Chloé Zhao’s “The Rider” is a remarkable, deeply moving melding of fact and fiction.
Its main character Brady Blackburn is played by real-life rodeo rider Brady Jandreau, who was thrown from a horse in 2016. His head was grazed by a hoof, fracturing his skull.
Now, the onscreen Brady deals with the aftermath in the movie, a recent San Francisco International Film Festival selection opening Friday at the Embarcadero.
With metal stitches holding his skull together, he is told he can no longer ride, bringing his identity into question.
In one scene, three pals take him for a night of drinking in the desert. They sit around a campfire and swap rodeo stories. This is all, and everything, to these men.
At the same time, Brady’s father Wayne (Tim Jandreau) must sell the family horse to make ends meet, and Brady’s sister Lilly (Lilly Jandreau), who has an intellectual disability, must be looked after. (Note: Lilly is Brady’s real-life sister and Tim is their real-life father.)
Brady lands a job stacking shelves in a store, which he does with purpose. A young rodeo fan spots him among the brightly-lit aisles and asks for an autograph. Brady encourages the lad, although buried in the deepest regions of his action is an unbearable sadness, regret and perhaps even rage.
In another sequence, Brady reluctantly agrees to help a man break a wild colt. Zhao films a long, loving scene showing Brady’s long-learned skills and deep knowledge of horses; it’s like watching a great musician.
Getting behind the reins allows Brady to begin thinking that maybe — hang what the doctors say — he somehow can work with horses again.
As a counterpoint, “The Rider” features another real-life figure, Lane (Lane Scott), a star rodeo rider who is paralyzed. Brady visits him regularly, helping with his physical therapy — one time setting up a kind of indoor saddle to allow Lane to “ride” — hugging him and calling him “brother.”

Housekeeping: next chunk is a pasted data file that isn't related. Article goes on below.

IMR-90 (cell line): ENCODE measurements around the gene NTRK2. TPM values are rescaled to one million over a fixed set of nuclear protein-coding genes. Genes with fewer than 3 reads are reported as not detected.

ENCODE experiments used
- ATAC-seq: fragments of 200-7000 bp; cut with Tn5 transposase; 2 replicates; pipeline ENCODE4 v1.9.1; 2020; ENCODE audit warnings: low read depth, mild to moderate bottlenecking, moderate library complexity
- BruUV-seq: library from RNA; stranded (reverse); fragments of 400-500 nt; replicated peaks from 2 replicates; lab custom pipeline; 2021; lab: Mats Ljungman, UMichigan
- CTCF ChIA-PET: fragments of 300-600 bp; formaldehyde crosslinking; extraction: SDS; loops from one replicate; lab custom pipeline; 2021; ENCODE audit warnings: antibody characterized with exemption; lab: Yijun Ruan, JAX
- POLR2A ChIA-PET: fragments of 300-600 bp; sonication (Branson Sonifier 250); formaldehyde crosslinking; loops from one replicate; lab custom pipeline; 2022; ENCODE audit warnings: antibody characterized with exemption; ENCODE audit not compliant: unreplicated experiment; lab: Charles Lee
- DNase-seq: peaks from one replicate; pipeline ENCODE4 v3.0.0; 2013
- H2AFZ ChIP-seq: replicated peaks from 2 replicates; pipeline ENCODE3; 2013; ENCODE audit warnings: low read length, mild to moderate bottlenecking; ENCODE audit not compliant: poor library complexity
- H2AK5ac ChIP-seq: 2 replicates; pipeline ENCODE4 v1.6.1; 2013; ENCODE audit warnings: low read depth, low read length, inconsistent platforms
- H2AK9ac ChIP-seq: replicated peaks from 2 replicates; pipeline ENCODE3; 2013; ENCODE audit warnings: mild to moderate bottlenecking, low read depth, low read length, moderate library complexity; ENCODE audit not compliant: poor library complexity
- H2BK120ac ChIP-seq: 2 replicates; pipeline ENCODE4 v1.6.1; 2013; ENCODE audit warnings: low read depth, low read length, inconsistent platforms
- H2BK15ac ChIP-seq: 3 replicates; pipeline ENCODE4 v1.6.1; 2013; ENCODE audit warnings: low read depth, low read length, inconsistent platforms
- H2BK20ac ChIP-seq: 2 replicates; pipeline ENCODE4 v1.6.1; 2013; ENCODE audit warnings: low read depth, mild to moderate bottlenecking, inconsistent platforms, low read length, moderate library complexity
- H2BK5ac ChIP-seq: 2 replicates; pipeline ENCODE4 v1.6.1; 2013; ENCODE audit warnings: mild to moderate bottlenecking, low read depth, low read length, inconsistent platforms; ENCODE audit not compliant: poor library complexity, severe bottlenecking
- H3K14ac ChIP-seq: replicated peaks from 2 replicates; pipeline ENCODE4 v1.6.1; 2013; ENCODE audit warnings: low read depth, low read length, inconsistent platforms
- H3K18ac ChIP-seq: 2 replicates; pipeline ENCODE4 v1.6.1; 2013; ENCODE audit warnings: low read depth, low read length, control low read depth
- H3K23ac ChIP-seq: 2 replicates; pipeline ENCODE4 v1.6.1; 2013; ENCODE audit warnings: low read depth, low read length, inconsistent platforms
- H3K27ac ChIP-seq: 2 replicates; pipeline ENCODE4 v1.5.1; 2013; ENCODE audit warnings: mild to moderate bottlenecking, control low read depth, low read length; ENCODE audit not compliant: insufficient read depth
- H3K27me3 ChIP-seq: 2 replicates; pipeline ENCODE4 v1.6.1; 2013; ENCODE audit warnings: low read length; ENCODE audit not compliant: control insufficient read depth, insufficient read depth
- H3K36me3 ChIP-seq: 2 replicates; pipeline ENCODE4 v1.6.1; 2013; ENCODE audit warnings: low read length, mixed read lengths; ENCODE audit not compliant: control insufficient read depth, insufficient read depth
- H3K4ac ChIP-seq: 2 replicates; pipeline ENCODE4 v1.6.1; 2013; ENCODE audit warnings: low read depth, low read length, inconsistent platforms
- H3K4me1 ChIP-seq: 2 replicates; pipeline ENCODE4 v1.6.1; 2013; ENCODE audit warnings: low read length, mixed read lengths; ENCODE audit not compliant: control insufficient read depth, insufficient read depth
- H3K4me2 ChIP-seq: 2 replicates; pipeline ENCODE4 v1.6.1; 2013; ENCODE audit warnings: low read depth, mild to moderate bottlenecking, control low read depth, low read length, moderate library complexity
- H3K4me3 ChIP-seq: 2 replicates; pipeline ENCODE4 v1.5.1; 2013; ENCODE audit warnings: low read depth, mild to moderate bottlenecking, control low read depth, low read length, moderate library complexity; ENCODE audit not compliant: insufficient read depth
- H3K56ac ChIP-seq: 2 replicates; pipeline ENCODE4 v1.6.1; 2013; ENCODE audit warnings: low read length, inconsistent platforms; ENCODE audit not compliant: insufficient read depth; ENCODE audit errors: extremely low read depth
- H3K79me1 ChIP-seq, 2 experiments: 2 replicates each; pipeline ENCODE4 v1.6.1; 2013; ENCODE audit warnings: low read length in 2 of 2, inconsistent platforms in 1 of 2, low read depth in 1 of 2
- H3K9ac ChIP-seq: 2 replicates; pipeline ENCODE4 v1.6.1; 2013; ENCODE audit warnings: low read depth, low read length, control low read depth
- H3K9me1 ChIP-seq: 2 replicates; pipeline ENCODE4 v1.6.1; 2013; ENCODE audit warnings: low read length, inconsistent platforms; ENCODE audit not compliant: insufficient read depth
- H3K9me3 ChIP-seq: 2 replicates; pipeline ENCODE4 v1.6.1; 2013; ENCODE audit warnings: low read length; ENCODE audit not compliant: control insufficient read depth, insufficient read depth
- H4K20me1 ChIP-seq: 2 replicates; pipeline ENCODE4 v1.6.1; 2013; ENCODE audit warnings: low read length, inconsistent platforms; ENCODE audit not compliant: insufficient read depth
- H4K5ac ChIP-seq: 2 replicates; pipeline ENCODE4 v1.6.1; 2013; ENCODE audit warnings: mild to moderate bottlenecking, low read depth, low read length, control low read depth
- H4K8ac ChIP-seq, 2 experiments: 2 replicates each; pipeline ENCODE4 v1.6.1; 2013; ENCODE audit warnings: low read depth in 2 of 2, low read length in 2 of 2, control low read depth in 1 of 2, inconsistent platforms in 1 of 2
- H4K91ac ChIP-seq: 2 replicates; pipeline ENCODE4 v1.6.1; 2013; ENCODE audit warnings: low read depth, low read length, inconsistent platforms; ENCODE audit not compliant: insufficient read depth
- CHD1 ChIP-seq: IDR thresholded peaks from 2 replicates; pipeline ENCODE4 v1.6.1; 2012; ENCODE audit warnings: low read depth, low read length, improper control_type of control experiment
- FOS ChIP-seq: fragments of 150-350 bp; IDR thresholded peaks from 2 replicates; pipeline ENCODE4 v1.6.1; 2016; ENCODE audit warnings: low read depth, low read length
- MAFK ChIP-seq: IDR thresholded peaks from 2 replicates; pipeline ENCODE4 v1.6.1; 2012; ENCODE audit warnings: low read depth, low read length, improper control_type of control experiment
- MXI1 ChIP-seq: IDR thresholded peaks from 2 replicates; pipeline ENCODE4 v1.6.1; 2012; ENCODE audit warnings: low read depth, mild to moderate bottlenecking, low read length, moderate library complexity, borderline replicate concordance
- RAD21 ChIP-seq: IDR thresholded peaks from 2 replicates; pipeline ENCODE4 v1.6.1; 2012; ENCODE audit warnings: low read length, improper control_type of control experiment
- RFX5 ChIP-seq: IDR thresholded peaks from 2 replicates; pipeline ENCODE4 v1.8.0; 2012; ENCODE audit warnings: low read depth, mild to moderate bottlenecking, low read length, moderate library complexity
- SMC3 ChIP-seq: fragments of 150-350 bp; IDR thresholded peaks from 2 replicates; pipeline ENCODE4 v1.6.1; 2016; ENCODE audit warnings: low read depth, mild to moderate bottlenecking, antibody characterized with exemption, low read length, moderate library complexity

These scenes are presented, amazingly, without pity or guilt; the focus is on kindness and empathy.
Zhao has walked a delicate tightrope with grace, particularly considering how many “based on a true story” movies (or “inspired by true events movies” out there that play like fiction — and are fiction.
Sometimes, brave filmmakers try to cast people as themselves, re-creating their stories (Clint Eastwood’s “The 15:17 to Paris”) only to realize that “real people” are not trained and cannot act.
If Zhao were more traditional, she might have showed events leading up to, and including, the accident.
But by focusing on its effects, particularly emotional, she gets a simmering and truly touching, performance from Brady Jandreau, who, like everyone, has days of galloping and of standing still, and has to weather them all.
Three and a half stars
Starring Brady Jandreau, Tim Jandreau, Lilly Jandreau, Lane Scott
Written and directed by Chloé Zhao
Running time 1 hour, 43 minutes